The starry mist streaking across this image obtained by the NASA/ESA Hubble Space Telescope is the central part of the dwarf galaxy known as NGC 2366. The most obvious feature in this galaxy is a large nebula visible in the upper-right part of the image, an object listed just a few entries prior in the New General Catalogue as NGC 2363.
A nearby yellowish swirl is not part of the nebula. It is a spiral galaxy much farther away, whose light is shining right through NGC 2366. This is possible because galaxies are not solid objects. While we see the stars because they shine brightly, galaxies are overwhelmingly made up of the empty space between them. Hubble’s high-resolution image illustrates this perfectly: The stars are small points of light surrounded by the darkness of space.
The splendid interconnected objects of NGC 2366 and NGC 2363 are located about 10 million light-years away in the constellation Camelopardalis the Giraffe. As a dwarf galaxy, NGC 2366’s size is in the same ballpark as the two main satellite galaxies of our Milky Way, named the Large and Small Magellanic Clouds. Like the Magellanic Clouds, NGC 2366’s lack of well-defined structure leads astronomers to further classify it as an irregular galaxy.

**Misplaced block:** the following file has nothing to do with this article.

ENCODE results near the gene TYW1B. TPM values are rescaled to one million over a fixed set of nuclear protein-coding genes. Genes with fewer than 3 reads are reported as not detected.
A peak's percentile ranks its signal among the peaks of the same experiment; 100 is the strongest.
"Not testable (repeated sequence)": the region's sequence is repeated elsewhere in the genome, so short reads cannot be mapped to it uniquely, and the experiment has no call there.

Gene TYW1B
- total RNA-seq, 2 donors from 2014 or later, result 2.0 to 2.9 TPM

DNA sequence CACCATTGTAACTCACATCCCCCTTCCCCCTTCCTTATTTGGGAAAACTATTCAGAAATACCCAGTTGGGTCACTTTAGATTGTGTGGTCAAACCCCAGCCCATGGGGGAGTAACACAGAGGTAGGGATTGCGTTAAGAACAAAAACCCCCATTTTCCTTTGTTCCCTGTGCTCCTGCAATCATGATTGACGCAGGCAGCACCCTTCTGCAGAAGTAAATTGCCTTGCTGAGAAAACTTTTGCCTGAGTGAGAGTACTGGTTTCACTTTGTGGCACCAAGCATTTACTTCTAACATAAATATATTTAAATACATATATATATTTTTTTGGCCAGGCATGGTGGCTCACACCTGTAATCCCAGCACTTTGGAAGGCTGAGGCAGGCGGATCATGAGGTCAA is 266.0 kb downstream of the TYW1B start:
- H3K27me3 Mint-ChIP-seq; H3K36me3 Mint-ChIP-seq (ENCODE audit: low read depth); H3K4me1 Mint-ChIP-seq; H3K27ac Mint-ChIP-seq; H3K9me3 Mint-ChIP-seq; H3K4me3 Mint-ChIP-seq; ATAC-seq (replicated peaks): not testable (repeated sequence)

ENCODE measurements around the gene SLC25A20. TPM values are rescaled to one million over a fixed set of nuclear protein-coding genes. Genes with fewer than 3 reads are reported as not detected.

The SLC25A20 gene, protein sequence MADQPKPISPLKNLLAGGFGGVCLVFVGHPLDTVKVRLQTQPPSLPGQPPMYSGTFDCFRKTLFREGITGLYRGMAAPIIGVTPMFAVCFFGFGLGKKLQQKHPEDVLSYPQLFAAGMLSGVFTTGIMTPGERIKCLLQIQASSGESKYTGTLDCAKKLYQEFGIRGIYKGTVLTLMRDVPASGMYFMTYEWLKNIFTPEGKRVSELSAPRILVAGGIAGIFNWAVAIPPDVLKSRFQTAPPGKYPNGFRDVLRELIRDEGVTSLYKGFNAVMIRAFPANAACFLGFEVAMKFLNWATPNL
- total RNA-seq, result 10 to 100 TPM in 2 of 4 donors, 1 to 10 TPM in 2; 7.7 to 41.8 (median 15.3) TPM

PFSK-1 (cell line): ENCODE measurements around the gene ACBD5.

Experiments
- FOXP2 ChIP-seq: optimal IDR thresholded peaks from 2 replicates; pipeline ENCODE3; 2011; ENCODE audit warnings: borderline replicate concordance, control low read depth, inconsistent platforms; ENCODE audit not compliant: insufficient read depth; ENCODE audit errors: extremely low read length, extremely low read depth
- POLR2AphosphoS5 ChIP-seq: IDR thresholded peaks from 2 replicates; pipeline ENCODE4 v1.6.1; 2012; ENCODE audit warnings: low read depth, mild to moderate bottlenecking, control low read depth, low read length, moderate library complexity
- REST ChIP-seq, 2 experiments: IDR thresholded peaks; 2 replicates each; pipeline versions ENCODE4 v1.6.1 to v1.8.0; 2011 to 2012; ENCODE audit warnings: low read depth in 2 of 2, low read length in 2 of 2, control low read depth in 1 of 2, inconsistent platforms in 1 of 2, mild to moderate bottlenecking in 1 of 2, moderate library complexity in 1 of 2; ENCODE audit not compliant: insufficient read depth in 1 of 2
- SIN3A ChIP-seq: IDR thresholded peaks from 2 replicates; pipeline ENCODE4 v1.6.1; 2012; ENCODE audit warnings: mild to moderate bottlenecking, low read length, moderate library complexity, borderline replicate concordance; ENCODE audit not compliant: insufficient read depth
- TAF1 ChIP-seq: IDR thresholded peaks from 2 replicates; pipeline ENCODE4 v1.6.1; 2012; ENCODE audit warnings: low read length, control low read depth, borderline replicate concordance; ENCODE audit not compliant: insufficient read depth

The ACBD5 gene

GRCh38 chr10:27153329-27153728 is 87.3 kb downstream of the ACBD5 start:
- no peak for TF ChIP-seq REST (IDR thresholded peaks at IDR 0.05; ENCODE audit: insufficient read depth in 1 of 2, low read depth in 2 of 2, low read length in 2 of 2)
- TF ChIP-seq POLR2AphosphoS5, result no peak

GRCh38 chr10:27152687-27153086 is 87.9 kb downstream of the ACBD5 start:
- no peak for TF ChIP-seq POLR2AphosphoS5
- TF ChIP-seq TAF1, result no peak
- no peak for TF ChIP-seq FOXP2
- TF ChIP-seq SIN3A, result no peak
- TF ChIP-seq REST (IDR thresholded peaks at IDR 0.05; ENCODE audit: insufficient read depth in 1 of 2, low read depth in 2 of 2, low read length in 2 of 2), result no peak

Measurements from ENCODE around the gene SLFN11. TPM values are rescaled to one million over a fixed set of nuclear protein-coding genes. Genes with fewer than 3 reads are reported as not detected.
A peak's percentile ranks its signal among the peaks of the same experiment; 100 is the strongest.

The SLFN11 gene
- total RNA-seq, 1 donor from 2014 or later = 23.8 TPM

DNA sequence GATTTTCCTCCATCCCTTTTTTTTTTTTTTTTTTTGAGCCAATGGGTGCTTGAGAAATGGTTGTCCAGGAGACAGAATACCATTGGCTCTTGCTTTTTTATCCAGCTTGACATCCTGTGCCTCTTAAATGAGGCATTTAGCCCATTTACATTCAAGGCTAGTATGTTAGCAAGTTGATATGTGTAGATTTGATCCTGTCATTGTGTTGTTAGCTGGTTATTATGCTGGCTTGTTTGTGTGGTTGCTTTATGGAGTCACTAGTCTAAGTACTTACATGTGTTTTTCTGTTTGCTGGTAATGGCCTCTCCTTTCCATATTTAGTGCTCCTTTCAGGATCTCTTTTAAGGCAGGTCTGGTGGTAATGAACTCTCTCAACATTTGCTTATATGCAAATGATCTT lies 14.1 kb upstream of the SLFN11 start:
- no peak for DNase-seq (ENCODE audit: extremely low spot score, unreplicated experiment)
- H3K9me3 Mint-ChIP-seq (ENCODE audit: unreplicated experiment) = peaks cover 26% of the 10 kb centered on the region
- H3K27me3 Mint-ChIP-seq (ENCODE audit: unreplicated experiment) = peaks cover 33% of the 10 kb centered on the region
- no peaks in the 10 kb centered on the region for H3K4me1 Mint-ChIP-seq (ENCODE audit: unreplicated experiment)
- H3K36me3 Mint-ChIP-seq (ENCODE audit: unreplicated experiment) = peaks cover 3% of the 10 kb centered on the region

Although NGC 2366 might be small by the standards of galaxies, many of its stars are not, and the galaxy is home to numerous gigantic blue stars. The blue dots scattered throughout the galaxy speak to the burst of star formation that the galaxy has undergone in recent cosmic time. A new generation of these stellar titans has lit up the nebula NGC 2363.
In gas-rich star-forming regions, the ultraviolet radiation from young, big blue stars excites the hydrogen gas, making it glow. NGC 2363, as well as other smaller patches seen throughout Hubble’s image, serve as the latest formation sites for stellar giants.
Imaged through green and infrared filters, these nebulae take on a bluish tinge in this image, though the actual color is a shade of red.
This image was produced from two adjacent fields observed by Hubble’s Advanced Camera for Surveys. The field of view is approximately 5.5 arcminutes across, which is equivalent to a little over a fifth of the diameter of the Full Moon. Although this is comparatively large by the standard of Hubble’s images, NGC 2366 is much too faint to observe with the naked eye.